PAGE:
Then one day, in 1930, Arthur made one last effort to pull himself together. He had wandered into a church and, being impressed by the preacher, converted to Christianity. He stopped drinking and... well, what do you think happened? He started working, founded his own business, became a millionaire and lived in a mansion? Not at all. Arthur got himself a poorly paid job, lived very modestly, and certainly never settled in a high status career. And for the next 37 years he got up at 4 a.m. Every morning, he prayed to God as to where he should start his mission and then set off into the streets of Sydney. Every few yards he would crouch down and, with a piece of chalk, write the word 'Eternity' on the pavement. He spent each day doing this - writing the word 'Eternity' hundreds, thousands, tens of thousands of times. It was the only word he could write properly, and it always came out in a beautiful copperplate style.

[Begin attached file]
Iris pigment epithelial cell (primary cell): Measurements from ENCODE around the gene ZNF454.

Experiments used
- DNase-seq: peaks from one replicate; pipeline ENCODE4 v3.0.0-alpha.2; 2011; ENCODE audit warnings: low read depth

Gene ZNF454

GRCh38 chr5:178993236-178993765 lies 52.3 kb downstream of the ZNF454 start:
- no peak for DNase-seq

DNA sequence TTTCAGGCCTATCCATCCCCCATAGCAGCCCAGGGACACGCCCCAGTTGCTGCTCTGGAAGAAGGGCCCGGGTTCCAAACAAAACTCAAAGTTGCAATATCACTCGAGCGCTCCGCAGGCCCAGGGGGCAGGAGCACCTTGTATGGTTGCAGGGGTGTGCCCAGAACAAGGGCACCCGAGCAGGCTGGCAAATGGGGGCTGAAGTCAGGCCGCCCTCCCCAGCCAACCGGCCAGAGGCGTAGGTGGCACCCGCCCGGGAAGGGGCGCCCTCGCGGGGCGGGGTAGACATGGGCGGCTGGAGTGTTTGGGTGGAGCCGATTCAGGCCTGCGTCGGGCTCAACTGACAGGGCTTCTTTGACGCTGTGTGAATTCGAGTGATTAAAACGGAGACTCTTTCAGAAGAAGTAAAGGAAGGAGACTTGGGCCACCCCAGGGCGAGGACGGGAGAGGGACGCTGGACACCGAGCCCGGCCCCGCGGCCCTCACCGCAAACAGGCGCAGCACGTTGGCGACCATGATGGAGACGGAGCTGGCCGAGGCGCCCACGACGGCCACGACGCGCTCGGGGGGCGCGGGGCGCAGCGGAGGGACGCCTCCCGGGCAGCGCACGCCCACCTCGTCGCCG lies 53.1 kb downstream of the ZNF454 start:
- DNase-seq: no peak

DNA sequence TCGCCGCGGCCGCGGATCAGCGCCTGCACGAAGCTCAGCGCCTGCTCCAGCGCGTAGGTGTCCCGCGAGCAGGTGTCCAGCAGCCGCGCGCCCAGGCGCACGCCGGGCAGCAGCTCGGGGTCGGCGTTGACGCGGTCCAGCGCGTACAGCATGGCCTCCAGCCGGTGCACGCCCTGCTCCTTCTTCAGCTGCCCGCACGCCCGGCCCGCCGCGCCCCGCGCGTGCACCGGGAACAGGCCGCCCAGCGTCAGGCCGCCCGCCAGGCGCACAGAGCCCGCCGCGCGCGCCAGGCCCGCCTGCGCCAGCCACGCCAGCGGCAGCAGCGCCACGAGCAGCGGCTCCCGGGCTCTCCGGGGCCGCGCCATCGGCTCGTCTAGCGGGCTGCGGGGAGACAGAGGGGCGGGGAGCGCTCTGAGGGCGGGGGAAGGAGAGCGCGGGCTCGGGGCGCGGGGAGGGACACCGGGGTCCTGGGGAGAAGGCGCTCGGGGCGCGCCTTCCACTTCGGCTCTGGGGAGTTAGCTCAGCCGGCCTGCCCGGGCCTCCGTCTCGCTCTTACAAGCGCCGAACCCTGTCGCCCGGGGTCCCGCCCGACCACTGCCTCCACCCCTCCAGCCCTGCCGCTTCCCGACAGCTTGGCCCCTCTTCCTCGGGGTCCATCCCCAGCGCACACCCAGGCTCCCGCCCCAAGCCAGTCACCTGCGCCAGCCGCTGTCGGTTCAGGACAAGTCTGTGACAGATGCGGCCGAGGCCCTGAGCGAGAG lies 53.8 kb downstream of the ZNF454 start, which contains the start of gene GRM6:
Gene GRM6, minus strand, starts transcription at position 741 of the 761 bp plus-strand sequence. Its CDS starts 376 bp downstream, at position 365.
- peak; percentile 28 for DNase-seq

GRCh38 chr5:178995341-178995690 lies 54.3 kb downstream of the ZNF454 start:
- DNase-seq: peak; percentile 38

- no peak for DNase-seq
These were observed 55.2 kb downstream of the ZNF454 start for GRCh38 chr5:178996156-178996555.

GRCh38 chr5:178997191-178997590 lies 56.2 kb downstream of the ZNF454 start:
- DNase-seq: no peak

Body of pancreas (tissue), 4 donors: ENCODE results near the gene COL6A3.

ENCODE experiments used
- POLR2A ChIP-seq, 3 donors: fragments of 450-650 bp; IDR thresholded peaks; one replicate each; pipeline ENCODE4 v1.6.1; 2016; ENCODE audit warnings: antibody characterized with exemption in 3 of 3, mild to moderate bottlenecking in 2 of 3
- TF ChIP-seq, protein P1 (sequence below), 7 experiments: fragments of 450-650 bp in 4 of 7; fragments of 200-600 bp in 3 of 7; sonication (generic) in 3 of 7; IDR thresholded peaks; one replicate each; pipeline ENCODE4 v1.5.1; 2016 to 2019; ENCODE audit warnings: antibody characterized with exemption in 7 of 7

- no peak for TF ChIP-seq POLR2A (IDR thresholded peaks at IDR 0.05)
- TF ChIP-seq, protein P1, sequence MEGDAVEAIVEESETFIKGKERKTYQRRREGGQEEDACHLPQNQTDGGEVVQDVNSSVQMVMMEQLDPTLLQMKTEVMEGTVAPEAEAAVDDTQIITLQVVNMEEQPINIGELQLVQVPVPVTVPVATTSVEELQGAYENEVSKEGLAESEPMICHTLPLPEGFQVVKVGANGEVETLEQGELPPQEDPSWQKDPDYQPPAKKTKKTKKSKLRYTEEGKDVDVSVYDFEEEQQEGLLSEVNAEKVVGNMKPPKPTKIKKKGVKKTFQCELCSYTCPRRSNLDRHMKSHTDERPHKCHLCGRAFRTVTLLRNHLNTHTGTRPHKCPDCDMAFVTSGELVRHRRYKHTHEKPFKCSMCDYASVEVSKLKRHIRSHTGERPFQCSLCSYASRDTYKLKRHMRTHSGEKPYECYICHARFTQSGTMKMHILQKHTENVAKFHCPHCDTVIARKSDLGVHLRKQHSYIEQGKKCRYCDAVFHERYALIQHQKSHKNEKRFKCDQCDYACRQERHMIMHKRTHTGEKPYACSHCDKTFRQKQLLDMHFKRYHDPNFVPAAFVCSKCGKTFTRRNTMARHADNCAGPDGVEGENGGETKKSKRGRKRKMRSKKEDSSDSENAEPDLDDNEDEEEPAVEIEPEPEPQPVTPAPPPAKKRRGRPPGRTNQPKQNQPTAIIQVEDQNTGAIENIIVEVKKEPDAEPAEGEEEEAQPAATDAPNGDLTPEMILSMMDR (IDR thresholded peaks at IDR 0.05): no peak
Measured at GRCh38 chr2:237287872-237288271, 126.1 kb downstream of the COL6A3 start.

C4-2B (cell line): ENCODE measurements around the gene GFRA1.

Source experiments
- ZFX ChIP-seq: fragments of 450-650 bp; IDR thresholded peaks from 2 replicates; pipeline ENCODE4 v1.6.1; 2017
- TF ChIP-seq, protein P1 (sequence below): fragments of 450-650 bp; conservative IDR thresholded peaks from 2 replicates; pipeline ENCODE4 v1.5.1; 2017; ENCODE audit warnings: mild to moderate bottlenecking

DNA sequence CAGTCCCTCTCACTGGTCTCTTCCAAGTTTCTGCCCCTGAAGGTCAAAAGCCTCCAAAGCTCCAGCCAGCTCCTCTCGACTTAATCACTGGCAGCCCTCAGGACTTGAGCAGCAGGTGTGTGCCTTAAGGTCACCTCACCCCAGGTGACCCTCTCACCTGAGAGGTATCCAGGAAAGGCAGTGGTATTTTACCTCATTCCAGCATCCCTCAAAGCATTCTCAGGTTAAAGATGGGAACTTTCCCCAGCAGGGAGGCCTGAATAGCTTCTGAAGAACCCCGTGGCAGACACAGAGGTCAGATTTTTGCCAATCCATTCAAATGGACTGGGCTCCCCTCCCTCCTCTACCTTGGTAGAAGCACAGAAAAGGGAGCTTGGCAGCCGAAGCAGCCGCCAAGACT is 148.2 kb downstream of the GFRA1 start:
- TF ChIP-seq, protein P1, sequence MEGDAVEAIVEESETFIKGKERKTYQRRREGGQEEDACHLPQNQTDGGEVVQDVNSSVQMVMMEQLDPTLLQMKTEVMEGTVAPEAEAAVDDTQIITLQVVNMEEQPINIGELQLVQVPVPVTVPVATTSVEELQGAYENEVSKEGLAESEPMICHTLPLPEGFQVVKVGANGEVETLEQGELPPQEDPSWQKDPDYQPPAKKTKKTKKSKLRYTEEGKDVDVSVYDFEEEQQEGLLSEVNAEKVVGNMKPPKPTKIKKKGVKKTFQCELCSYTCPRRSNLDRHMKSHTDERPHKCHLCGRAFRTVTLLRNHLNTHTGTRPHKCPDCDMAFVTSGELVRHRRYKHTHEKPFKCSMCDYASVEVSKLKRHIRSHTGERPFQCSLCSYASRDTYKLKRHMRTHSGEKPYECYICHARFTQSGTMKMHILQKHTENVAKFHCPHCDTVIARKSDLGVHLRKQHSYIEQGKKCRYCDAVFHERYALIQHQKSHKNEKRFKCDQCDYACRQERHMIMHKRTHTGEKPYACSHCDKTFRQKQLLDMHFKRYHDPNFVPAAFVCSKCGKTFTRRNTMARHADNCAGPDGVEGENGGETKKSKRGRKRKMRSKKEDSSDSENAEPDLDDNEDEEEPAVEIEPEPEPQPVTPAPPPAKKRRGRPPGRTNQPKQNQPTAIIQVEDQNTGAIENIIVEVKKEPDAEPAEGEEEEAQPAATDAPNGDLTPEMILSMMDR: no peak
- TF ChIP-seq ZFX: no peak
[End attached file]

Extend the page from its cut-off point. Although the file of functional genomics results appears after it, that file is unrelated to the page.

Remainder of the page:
Arthur Stace was a shy man. Although in later life he took to preaching from a street corner every Saturday night, his general way of approaching people was much more hesitant. But his message was stark. If asked what he was doing, he would explain that humankind was made by God for eternal life, but that whether that life was spent in Heaven or Hell was the Big Question. Generally, he just got on with his job of writing his single-word sermon. He had his problems: for a while he was followed around by someone who kept changing 'Eternity' into 'Maternity'! He developed the large initial 'E' to prevent this. By 10 a.m. he would finish his writing and go to work. The word became familiar to the people of Sydney, though it was only in 1956, when he was spotted by the minister of the Baptist church where he worked as a cleaner, that Arthur's identity became widely known. He died in an old people's home in 1967 aged 84. He left his body to the university and asked that proceeds from its sale should go to charity.